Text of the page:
on 29-Sep-2015 00:01 - edited on 05-Jun-2023 22:23 by JimmyPackets
Updated for Current Versions and Documentation
The following post references code hosted at F5's Github repository f5networks/aws-deployments. This code provides a demonstration of using open-source tools to configure and orchestrate BIG-IP.
Full documentation for F5 BIG-IP cloud work can be found at Cloud Docs: F5 Public Cloud Integrations.
So far we have talked above AWS networking basics, how to run BIG-IP in a VPC, and highly-available deployment footprints. In this post, we’ll move on to my favorite topic, orchestration.
By this point, you probably have several VMs running in AWS. You’ve lost track of which configuration is setup on which VM, and you have found yourself slowly going mad as you toggle between the AWS web portal and several SSH windows. I call this ‘point-and-click’ purgatory. Let's be blunt, why would you move to cloud without realizing the benefits of automation, of which cloud is a large enabler.
If you remember our second article, we mentioned CloudFormation templates as a great way to deploy a standardized set of resources (perhaps BIG-IP + the additional virtualized network resources) in EC2. This is a great start, but we need to configure these resources once they have started, and we need a way to define and execute workflows which will run across a set of hosts, perhaps even hosts which are external to the AWS environment. Enter the use of open-source configuration management and workflow tools that have been popularized by the software development community.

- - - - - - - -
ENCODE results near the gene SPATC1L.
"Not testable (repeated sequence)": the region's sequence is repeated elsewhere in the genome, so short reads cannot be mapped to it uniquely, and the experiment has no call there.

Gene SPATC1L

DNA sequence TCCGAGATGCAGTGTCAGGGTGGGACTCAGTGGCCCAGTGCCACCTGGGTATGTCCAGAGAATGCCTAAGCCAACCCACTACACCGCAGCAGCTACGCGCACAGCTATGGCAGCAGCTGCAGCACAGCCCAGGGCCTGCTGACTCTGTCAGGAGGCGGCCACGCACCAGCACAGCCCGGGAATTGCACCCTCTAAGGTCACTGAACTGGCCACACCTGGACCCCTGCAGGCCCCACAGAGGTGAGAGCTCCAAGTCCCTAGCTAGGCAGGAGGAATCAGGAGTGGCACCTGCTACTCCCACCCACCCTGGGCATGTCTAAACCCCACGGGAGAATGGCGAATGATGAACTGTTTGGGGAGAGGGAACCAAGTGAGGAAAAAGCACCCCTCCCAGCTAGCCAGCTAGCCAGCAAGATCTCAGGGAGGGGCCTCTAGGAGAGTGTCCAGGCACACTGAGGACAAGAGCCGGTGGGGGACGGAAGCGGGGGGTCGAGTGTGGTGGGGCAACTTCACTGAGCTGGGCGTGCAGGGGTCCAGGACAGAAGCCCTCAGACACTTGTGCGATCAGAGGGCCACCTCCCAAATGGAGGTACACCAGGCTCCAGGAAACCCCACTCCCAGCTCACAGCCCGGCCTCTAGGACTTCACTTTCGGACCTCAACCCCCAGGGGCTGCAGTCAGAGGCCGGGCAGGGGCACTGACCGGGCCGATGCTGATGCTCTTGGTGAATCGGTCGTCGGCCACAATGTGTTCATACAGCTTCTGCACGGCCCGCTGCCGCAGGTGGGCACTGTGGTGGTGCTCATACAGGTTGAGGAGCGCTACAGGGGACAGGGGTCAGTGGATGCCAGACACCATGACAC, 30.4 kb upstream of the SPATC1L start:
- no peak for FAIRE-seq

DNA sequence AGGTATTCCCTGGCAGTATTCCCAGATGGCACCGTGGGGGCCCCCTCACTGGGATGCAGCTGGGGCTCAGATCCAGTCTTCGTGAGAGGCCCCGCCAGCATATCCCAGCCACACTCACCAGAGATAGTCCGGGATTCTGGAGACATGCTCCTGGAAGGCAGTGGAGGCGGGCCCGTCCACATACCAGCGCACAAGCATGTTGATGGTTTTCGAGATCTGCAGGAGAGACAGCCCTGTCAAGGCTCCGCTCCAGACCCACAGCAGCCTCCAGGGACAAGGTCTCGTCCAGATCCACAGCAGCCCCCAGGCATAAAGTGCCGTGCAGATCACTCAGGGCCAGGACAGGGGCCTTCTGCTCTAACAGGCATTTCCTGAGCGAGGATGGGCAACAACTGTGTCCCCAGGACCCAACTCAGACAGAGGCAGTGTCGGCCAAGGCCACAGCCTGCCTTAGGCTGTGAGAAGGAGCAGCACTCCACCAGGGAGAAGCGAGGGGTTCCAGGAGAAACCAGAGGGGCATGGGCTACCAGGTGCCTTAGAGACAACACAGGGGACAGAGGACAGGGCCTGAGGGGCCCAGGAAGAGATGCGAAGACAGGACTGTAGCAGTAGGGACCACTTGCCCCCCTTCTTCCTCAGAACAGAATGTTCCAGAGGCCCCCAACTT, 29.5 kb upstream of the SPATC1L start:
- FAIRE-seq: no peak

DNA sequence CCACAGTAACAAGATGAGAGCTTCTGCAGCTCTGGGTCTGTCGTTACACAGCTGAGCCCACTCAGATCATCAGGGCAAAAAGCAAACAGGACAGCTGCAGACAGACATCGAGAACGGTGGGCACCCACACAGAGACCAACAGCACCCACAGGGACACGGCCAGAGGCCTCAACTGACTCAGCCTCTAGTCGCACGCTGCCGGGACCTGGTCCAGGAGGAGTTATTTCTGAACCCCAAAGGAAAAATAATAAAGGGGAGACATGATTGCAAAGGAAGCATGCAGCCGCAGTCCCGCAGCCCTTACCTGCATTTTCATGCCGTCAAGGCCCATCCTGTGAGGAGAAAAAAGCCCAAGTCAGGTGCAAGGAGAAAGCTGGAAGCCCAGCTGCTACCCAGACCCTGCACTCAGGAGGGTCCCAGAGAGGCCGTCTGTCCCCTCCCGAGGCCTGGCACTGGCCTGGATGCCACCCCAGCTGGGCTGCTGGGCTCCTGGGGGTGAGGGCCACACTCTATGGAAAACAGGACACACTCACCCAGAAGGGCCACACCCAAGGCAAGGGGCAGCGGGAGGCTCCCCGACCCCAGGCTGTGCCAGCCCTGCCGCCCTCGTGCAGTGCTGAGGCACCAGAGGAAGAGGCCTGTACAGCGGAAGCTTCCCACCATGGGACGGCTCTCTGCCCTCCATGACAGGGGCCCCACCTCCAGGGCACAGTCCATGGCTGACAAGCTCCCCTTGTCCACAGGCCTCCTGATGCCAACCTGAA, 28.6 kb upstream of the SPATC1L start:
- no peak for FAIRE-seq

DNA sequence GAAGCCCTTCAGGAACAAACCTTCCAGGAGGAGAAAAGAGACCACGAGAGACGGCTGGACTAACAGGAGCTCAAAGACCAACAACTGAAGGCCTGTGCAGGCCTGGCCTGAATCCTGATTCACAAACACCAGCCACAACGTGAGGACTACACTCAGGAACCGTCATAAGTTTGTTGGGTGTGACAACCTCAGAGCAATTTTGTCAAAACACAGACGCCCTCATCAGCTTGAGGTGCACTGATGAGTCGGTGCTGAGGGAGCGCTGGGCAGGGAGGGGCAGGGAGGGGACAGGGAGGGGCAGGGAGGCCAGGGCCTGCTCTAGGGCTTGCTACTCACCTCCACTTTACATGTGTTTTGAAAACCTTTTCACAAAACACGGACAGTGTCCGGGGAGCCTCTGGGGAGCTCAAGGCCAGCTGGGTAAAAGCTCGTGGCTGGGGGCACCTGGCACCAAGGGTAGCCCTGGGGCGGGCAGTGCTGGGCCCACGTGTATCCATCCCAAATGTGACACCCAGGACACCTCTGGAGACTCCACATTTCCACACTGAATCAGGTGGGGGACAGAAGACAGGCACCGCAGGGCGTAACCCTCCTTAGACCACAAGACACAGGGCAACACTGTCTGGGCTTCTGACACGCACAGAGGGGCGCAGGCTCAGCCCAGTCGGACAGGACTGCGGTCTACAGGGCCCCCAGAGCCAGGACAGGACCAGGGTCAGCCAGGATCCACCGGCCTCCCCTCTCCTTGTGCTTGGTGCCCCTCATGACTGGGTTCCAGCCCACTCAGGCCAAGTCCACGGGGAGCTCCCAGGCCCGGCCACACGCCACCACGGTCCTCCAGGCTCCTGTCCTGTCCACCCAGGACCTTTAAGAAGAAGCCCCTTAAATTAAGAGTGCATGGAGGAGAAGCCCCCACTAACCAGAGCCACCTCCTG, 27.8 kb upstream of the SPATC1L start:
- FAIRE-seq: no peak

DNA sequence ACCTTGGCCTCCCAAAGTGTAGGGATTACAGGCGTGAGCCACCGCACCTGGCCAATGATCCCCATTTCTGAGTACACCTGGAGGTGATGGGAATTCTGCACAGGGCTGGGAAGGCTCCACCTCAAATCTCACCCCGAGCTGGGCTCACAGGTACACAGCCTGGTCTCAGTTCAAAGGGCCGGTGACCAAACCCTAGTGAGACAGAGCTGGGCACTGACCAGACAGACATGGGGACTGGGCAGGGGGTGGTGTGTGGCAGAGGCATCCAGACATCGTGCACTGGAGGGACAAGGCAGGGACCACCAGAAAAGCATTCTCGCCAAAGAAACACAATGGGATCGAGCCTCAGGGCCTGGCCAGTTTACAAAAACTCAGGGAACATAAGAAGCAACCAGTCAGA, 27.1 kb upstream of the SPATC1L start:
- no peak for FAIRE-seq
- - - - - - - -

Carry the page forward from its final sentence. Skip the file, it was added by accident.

Lately, I have been playing with Ansible, which is a python-based, agentless workflow engine for IT automation. By agentless, I mean that you don’t need to install an agent on hosts under management. Ansible, like the other tools, provides a number of libraries (or “modules”) which provide the ability to manage a diverse collection of remote systems. These modules are typically implemented through the use of API calls, often over HTTP. Out of the box, Ansible comes with several modules for managing resources in AWS. While the EC2 libraries provided are useful for basic orchestration use cases, we decided it would be easier to atomically manage sets of resources using the CloudFormation module. In doing so, we were able to deploy entire CloudFormation stacks which would include items like VPCs, networking elements, BIG-IP, app servers, etc. Underneath the covers, the CloudFormation: Ansible module and our own project use the python module to interact with AWS service endpoints. Ansible provides some basic modules for managing BIG-IP configuration resources. These along with libraries for similar tools can be found here:
In the rest of this post, I’ll discuss some work colleagues and I have done to automate BIG-IP deployments in AWS using Ansible. While we chose to use Ansible, we readily admit that Puppet, Chef, Salt and
are all appropriate choices for implementing deployment and configuration management workflows for your network. Each have their upsides and downsides, and different tools may lend themselves to different use cases for your infrastructure. Browse the web to figure out which tool is right for you.
whatever else you use